Plant Migration (Tips for Bringing Plants Indoors)

In case this weekend wasn't your cue, let me be the first to say it: Bring the houseplants indoors. Fall finally arrived after weeks of 80 degree temps, but don’t let the weather be your cue, start the great plant migration in August. Mark your calendars for a reminder otherwise, next year will be a repeat of grabbing plants when and rushing them indoors before nightfall and frost.

Note: If you’re wondering which pots to bring indoors for winter storage, read here.

First rule of plant migration

Decide who gets a spot in your winter confines. There are only so many windows to go round. Don’t waste time on plants that are inexpensive and grow quickly. Coleus, for example, is a relatively cheap plant that grows large in one season. Consider that an annual and purchase it again in the spring. Some outdoor plants like Kimberly Queen ferns aren’t cheap but they grow slowly and I prefer them large when they go into the garden. Those are purchased again in spring.

Let's divide this topic into houseplants and tender perennials. Example of tender perennials: That bromeilad you're dying to keep alive until next spring. Example of houseplant: That philodendron that you can't kill.

‘Red Kiss’ Rex begonia. Rex begonias love filtered light and I add them to the shade garden. They go into a spare room where the heat is turned off and the morning light is filters through. I water every other week, very lightly in the kitchen sink, letting them drain over night.


Move Indoors: As stated, late August is the best time to begin the trek back to the house, but first, a good shower, soak or some Neem Oil may be necessary. A summer outdoors means aphids, spidermites, mealybugs, ants, you name it. Clean-up the plants first by pruning off dead leaves, washing down pots, showering the plants and handpicking bugs. You can even submerge the pot underwater (using a bucket or big garbage bag) in an effort to remove soil infestations of critters. Neem Oil has an extra benefit of giving the leaves a glossy shine.   

Repot? The best time to re-pot is in spring at the beginning of active growth. The plant migration causes stress and re-potting compounds that. Chances are good your houseplant grew during the summer and may have "tight shoes." That's okay so long as roots aren't coming out of the bottom of the pot, or there's no odor (due to poor drainage). Or, as in my case, the plants I took outdoors, I planted in pots that I don’t want indoors, so it's necessary. Not optimal to be transplanting now, but if necessary go ahead. Here's a good link for how-to.    

Succulents can be brought indoors. They will need a very sunny window, allow the soil to dry out between waterings, and do not fertilize until spring.

Fertilize: Not now. Your houseplants do need fertilizer when they're actively growing or flowering since they're in a controlled environment, but hold off during dormancy (fall/winter.)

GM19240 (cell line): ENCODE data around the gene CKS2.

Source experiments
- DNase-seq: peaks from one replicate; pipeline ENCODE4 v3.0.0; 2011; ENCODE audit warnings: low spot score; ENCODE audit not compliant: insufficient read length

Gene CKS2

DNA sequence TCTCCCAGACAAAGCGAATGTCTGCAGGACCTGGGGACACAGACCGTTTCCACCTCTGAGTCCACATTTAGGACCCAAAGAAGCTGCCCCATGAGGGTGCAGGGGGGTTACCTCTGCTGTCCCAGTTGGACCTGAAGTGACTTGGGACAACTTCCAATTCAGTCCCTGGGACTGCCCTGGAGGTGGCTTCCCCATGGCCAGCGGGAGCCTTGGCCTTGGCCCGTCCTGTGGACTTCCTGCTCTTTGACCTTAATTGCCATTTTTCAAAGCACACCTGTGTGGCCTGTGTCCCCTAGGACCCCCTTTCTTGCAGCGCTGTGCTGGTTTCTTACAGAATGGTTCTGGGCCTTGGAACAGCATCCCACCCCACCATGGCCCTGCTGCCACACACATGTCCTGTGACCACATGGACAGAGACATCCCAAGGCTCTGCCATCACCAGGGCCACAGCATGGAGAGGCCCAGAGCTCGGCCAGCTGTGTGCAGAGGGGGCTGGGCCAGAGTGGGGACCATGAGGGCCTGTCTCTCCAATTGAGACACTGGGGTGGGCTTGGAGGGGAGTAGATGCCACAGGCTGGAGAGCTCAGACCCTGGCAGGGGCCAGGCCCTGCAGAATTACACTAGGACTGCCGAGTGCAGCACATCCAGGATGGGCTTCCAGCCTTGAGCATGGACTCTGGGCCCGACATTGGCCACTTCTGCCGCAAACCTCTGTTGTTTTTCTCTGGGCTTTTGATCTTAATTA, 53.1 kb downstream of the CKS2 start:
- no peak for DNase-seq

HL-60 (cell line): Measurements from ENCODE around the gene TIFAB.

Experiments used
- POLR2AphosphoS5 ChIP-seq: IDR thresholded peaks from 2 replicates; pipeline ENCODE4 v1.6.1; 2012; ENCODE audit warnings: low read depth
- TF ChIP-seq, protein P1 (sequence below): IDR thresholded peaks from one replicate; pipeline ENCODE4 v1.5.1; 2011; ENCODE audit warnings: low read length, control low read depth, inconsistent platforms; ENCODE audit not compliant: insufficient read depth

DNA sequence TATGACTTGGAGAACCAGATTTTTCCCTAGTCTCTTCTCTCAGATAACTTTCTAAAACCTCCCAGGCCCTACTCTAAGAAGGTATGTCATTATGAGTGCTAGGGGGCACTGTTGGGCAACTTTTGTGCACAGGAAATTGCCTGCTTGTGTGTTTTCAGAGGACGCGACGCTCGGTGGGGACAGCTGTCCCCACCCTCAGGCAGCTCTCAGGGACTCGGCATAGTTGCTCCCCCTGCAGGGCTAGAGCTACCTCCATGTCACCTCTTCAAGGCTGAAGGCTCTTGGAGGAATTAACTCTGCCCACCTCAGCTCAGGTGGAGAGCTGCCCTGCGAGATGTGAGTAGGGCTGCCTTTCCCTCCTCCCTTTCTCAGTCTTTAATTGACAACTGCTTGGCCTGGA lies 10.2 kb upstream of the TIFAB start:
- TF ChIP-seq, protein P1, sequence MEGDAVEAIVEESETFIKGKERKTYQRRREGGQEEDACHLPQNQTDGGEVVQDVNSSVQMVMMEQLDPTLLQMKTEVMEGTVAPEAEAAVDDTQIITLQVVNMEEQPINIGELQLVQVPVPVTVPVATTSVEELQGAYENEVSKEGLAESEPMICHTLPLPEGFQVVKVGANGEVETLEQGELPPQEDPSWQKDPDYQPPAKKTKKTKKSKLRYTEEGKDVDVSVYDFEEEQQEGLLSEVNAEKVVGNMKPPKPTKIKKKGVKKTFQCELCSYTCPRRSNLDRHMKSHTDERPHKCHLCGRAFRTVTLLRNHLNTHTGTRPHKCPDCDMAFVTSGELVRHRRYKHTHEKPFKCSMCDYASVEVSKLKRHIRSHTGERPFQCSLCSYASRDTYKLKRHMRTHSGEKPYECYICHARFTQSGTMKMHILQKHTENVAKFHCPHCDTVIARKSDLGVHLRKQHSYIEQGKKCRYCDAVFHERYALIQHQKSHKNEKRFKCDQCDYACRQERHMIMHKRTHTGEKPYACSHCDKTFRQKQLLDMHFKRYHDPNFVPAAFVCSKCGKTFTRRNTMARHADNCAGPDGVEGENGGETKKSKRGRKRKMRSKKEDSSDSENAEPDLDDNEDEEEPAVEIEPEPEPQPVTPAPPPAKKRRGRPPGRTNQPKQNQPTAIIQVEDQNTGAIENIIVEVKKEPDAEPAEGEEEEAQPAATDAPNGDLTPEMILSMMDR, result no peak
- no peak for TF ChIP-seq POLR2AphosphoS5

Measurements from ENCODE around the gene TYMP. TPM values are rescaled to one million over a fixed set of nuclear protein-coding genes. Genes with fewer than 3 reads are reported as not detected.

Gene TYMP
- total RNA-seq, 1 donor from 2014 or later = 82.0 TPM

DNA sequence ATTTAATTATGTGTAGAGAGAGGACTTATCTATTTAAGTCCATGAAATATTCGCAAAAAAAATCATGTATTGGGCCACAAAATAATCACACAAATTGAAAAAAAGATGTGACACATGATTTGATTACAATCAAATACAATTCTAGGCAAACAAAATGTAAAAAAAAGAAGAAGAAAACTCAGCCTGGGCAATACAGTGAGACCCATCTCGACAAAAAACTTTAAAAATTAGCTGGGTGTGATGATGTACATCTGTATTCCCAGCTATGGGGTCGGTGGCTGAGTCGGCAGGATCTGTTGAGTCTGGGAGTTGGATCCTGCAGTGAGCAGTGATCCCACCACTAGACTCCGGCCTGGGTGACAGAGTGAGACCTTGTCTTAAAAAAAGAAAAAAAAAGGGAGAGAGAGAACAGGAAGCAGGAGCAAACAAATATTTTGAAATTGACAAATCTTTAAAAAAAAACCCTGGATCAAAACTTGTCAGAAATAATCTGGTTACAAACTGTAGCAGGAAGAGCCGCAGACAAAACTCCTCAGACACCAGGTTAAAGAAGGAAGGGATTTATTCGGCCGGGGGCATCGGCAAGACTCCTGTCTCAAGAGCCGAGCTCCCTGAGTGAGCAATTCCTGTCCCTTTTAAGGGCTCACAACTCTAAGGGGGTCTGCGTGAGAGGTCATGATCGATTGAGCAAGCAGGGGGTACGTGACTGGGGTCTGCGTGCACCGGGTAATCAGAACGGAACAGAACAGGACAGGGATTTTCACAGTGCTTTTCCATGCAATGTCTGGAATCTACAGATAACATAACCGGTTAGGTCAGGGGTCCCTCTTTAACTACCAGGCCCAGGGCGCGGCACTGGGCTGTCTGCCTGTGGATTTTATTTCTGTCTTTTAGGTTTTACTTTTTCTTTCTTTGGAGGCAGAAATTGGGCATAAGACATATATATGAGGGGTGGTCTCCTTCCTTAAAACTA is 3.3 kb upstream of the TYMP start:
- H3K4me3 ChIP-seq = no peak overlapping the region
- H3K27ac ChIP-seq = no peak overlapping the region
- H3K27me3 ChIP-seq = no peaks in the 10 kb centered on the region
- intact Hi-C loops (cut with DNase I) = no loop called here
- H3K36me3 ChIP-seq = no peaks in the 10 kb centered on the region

Water: Consistency is key. You will water less initially and more once the heat comes on, but most important is a schedule. Do not allow water to stand in the plant tray after watering or as a technique to keep plants hydrated. Tip: take plants to the kitchen sink, water well, and let drain overnight. Return to their spot the next morning. Use round cork boards under pots to safeguard furniture. Rule of thumb: Limp leaves = too much water. Yellow leaves = too little water. 

Light: Going from the bright light of outdoors (even if it was under shady trees, that light is brighter than indoor light) to the lesser light of indoors, can be challenging. Slowly allowing plants to get used to less light is optimal. Try to avoid grabbing the houseplant plant and putting it in its indoor spot. Move it every couple of weeks, diminishing its light with each move. (Tedious yes, but helpful.)

Philodendrons are a must have plant. They’re indestructible, making the transition from outdoors to in or indoors to out with relative ease.

Pruning: As with our landscape plants, now is not the time to prune, but if repotting is necessary, (plants have truly outgrown their pots, etc.) when you prune do not remove more than 1/3 of the plant size. However, you're best to wait until spring when plants are actively growing to prune and root prune your plants. 

Tender perennials: (those plants you can't bear to part with but really aren't houseplants)

Experiment: I have a space under the house just barely big enough to stand up in. My cordylines, bougainvilleas, bromeliads, and a whole host of others spend their winter hibernating there. I rarely water (maybe once a month) but do add a grow light that hangs over them for the season. The temperature stays around 50 degrees and many have lived through the winter but many have died. It's trial and error, for sure. In February, I start watering a little more regularly (2x a month) and by mid-March, I have brought them into the garage where the temperature is still cool but warmer. By the first of April, they're back in my garden, though many have spent a few nights in my kitchen if we have a spring frost. I don’t stress over these.

Bromeilads are easy to keep alive in the garage, or inside the house. If keeping them inside, just keep their "cups" full. In the garage, just ignore and wait for next season

If you're thinking that you're the bad plant parent because we just had our first frost, and all your lovely plants are outside, no worries, better late than not at all. Today is the day.

Cinthia Milner is the garden coach and blog writer for B.B.Barns.

BB Barns serves all of Western North Carolina, upstate South Carolina, and Tennessee.